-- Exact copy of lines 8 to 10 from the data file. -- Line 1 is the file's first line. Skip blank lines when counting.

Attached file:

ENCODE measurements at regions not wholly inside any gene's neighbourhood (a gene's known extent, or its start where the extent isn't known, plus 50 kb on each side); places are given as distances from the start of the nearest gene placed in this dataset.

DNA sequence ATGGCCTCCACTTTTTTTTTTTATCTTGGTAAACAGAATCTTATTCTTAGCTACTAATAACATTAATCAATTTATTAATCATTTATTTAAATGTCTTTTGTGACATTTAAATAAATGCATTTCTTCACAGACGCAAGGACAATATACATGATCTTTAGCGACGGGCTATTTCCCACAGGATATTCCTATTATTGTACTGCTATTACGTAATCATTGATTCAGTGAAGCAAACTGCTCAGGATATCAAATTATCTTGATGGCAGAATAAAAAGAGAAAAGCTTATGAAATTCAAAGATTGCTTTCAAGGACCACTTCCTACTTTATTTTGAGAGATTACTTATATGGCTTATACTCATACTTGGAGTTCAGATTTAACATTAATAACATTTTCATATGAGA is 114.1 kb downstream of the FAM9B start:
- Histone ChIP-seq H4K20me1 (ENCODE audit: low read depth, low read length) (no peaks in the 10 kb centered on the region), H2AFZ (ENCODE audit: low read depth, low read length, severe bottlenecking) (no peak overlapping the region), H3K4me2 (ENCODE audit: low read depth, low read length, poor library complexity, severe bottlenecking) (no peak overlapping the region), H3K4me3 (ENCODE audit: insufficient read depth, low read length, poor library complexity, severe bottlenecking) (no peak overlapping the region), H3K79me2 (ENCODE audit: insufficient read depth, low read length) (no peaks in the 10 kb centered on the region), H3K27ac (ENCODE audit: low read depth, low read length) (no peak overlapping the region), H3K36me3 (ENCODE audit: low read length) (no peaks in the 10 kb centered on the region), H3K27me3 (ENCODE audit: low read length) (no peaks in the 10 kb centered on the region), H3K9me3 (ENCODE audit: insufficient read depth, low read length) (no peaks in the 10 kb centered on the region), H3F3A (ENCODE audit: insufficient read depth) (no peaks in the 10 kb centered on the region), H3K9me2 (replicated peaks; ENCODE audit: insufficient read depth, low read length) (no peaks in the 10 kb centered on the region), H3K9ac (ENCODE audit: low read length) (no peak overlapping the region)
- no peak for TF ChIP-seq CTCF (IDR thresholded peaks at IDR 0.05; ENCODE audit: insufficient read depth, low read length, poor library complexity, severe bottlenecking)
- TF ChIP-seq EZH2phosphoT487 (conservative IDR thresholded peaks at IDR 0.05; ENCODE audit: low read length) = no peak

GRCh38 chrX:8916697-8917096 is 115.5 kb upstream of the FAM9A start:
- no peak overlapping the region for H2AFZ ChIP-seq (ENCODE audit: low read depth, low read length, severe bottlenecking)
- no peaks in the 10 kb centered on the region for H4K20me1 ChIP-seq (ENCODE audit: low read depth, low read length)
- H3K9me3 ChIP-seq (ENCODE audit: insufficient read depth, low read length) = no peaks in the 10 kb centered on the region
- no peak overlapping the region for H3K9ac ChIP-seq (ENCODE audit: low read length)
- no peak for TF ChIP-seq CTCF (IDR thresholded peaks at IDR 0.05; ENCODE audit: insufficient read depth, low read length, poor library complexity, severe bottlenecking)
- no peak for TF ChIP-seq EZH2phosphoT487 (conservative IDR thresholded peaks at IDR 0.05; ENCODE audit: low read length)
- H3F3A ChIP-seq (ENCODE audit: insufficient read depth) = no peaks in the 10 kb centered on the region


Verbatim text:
- no peaks in the 10 kb centered on the region for H4K20me1 ChIP-seq (ENCODE audit: low read depth, low read length)
- H3K9me3 ChIP-seq (ENCODE audit: insufficient read depth, low read length) = no peaks in the 10 kb centered on the region
- no peak overlapping the region for H3K9ac ChIP-seq (ENCODE audit: low read length)